We did some interviews and used a questionnaire to sound the idea: About two-thirds of the individual respondents liked the idea and would use it. Although our sample was small, the result corresponds to much larger, international studies.


On the company side, small companies were most enthusiastic, seeing the business potential to attract new clients, who would join with their data already in the system. They were ready to be early adopters and were also willing to contribute to the standards.


Larger companies were split; although many see potential in sharing data and building ecosystems, some bigger players want to build their own partner systems, which they control. They want to provide a one-stop-shop, building on partners, and expect the user to roam in their ecosystem.


However, life is not a one-stop-shop; Real Estate, Finance, Travel, Shopping, Health, and Insurance are all interconnected. Essentially, there is one big ecosystem: Life

Graphic Life - Finance - Transport - Retail

A Data Hub has to be open, federated, and interoperable to encompass all aspects of life. 

Blue Box: Research on Privacy and Security Requirements

For the blue box phase, we were lucky to find Christian Schüpbach from the Swisscom Digital Business Unit as our sponsor. He offered a collaboration with MIT Connection Science and Engineering and desired that we investigate the privacy and security requirements for a Digital Data Hub. This involved research, and I was reading many books and papers and discovered that secure and private data sharing is a topic of active research and many initiatives.


So, we were not alone with our vision, but we have a distinct focus on data leading to transactions between individuals and organizations. This is not about big data collections; indeed, most data start small.


We introduced community-contributed Data Apps to organize the data, define data standards, and execute transactions. They are the primary means to create value from data. Their execution is controlled in a secured and individually encrypted environment.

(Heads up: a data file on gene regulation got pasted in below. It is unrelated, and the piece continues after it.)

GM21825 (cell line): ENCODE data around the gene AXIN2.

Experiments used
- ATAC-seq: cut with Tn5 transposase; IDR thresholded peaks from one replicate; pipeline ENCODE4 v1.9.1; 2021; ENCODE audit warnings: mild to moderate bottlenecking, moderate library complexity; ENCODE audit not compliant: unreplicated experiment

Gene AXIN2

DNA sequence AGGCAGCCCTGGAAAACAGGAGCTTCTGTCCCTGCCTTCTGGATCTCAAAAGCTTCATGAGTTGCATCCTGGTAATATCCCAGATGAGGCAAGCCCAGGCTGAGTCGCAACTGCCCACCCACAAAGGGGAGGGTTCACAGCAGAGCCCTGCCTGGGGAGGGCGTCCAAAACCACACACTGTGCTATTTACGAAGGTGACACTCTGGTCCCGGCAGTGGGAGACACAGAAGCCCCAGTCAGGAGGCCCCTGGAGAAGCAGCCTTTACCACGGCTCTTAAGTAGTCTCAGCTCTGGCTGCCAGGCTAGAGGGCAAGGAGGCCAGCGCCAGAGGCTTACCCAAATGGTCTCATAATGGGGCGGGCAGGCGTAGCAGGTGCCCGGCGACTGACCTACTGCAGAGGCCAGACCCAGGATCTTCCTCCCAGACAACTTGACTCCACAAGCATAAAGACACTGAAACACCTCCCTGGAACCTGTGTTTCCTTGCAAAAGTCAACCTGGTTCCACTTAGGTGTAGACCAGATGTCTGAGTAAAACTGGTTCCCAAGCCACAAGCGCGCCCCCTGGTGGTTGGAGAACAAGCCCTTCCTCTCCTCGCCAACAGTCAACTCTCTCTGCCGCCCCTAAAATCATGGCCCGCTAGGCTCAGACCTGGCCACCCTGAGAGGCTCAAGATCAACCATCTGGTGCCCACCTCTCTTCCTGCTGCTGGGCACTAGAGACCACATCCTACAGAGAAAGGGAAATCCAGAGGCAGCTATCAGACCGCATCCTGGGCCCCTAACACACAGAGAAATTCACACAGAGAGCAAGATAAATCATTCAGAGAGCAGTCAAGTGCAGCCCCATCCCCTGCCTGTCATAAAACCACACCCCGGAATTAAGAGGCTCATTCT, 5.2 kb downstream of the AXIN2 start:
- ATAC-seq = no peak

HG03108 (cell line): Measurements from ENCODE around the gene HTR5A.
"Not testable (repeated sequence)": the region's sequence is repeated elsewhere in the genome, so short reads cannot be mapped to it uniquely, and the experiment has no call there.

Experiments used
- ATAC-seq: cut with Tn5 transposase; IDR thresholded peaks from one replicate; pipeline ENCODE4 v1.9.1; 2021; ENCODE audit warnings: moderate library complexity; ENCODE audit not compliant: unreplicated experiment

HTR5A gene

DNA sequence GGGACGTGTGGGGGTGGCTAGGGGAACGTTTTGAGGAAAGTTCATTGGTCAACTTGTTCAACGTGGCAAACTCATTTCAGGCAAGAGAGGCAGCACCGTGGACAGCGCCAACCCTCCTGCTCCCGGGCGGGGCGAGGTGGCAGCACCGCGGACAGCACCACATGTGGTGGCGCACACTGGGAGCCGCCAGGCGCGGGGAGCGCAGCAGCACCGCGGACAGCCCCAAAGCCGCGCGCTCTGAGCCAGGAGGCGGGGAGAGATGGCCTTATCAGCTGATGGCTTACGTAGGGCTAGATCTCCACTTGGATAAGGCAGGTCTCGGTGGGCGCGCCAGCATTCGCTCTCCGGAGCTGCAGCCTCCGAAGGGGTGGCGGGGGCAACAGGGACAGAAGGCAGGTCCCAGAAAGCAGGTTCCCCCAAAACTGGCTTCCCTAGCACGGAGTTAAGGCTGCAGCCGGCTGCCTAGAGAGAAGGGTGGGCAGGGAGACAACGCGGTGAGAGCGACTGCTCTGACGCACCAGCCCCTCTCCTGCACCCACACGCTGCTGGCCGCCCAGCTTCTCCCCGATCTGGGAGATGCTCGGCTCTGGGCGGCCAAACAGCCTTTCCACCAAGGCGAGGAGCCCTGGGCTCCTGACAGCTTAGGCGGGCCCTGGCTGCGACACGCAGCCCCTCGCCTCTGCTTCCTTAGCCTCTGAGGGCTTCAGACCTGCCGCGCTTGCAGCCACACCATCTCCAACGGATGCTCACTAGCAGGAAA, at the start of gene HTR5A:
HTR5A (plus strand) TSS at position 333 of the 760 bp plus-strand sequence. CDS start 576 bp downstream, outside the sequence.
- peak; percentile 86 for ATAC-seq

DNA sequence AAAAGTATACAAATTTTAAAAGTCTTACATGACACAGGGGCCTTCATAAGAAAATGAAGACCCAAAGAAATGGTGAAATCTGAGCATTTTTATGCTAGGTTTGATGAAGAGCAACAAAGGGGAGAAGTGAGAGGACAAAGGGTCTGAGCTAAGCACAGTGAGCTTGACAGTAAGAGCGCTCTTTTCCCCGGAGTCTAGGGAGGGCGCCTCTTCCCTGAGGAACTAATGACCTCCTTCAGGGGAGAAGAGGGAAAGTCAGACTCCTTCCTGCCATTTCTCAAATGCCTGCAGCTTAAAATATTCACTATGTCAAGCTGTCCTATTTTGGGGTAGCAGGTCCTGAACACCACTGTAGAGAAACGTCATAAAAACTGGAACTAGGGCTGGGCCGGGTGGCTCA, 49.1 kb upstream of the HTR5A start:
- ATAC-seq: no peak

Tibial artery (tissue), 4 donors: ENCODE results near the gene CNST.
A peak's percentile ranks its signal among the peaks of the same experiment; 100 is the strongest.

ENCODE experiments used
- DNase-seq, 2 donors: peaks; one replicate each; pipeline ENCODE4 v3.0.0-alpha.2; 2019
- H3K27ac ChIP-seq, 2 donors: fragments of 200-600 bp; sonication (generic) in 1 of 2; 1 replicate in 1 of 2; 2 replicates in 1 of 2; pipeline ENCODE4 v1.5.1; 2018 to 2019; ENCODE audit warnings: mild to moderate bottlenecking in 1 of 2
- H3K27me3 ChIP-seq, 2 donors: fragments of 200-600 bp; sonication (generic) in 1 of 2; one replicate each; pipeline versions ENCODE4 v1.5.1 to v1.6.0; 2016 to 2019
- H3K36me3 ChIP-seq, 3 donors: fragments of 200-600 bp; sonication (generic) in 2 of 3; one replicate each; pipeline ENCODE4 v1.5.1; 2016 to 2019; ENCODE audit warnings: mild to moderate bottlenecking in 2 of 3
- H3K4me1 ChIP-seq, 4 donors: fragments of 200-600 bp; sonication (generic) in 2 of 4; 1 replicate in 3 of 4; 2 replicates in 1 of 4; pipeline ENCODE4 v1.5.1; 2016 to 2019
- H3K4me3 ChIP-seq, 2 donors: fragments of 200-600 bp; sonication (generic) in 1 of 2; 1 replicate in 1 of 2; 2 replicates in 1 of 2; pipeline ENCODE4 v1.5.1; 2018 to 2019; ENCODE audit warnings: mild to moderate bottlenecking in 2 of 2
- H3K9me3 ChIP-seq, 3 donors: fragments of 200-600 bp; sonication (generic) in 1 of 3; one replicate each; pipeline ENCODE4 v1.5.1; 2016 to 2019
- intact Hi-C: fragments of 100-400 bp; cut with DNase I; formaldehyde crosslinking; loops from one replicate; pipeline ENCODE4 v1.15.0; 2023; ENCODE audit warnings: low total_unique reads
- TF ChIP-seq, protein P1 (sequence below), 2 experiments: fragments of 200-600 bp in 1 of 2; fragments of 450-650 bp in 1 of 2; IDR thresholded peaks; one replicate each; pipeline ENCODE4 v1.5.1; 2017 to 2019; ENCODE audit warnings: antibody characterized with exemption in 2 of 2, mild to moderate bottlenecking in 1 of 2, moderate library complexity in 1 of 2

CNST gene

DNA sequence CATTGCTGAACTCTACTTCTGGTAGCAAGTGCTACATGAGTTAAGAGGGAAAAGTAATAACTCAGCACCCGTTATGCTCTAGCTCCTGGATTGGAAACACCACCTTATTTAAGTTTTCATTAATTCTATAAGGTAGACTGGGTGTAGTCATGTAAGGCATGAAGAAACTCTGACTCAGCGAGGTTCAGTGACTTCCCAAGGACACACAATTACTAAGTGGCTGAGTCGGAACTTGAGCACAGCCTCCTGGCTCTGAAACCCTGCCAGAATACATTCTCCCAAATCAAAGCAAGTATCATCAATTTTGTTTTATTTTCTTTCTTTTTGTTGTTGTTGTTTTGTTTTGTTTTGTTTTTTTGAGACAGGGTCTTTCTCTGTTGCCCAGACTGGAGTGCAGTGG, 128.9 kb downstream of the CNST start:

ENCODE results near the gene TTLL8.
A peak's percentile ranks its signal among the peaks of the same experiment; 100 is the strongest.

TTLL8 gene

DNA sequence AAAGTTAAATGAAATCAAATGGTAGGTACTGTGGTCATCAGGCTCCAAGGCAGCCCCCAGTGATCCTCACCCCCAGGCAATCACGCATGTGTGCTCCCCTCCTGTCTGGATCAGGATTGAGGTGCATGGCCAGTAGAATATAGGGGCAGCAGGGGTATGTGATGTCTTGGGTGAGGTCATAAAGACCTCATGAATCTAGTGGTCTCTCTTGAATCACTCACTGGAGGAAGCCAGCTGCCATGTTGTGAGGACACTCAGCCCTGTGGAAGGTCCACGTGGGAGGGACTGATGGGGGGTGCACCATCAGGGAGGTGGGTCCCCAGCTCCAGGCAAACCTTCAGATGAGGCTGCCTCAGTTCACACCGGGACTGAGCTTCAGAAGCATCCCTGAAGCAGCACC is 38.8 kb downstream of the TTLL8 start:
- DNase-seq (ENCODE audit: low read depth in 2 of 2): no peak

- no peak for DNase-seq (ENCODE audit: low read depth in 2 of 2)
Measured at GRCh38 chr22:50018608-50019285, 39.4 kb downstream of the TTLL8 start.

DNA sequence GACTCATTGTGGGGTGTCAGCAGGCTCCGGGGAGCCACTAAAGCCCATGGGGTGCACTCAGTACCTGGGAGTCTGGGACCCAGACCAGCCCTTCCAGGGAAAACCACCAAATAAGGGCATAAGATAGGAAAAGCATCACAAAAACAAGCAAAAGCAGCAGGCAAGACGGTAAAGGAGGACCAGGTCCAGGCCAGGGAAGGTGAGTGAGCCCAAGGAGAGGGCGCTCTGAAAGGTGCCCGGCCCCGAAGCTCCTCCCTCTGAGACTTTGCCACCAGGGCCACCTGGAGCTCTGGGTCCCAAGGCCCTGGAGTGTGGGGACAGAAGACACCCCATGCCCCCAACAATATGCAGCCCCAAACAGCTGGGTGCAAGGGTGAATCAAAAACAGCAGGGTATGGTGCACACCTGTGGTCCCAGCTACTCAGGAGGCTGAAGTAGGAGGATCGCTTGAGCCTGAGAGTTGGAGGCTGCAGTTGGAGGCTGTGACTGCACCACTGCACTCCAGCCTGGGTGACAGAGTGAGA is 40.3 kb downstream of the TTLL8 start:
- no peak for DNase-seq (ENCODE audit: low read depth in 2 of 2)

Data Apps of the Digital Data Hub

Together with Thomas Hardjono from MIT, I described the results in a paper: Privacy and Security Requirements for a Digital Data Hub. The paper describes the core requirements and solutions for building and operating such a system in a secure and privacy-preserving way. I’ve also created an illustrated overview to make the paper more accessible.

Building an ecosystem is hard

A Kickbox project is a ride, with its ups and downs. However, throughout the ride, everybody at Swisscom was open to discussing ideas and helping. Never underestimate the power of a large organization with a supportive culture; there is always an expert, and most are willing to help.


Building an open ecosystem and persuading stakeholders remains hard. The thought leaders at MIT are convinced that consented data sharing will happen at a large scale; how we will get there remains to be seen and proven. The Digital Data Hub attempts to tackle the real issues of privacy, security, and standardization while remaining open and federated.


Ultimately, it’s not about simplifying a tax declaration, but having your data ready and usable whenever and wherever you need it.


Are you an expert in building ecosystems? Do you want to join me in fostering the Digital Data Hub, the Digital Operating System for Switzerland? I look forward to hearing from you.

An article by:

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Martin Gfeller

Head Application and Business Services